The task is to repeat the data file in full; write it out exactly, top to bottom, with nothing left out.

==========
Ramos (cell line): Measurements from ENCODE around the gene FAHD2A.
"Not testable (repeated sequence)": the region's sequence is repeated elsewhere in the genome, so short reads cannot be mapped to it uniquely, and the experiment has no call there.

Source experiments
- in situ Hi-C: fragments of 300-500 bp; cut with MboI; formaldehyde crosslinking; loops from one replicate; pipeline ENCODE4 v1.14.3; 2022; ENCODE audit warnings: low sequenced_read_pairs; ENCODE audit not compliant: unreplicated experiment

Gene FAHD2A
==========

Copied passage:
Ramos (cell line): Measurements from ENCODE around the gene FAHD2A.
"Not testable (repeated sequence)": the region's sequence is repeated elsewhere in the genome, so short reads cannot be mapped to it uniquely, and the experiment has no call there.

Source experiments
- in situ Hi-C: fragments of 300-500 bp; cut with MboI; formaldehyde crosslinking; loops from one replicate; pipeline ENCODE4 v1.14.3; 2022; ENCODE audit warnings: low sequenced_read_pairs; ENCODE audit not compliant: unreplicated experiment

Gene FAHD2A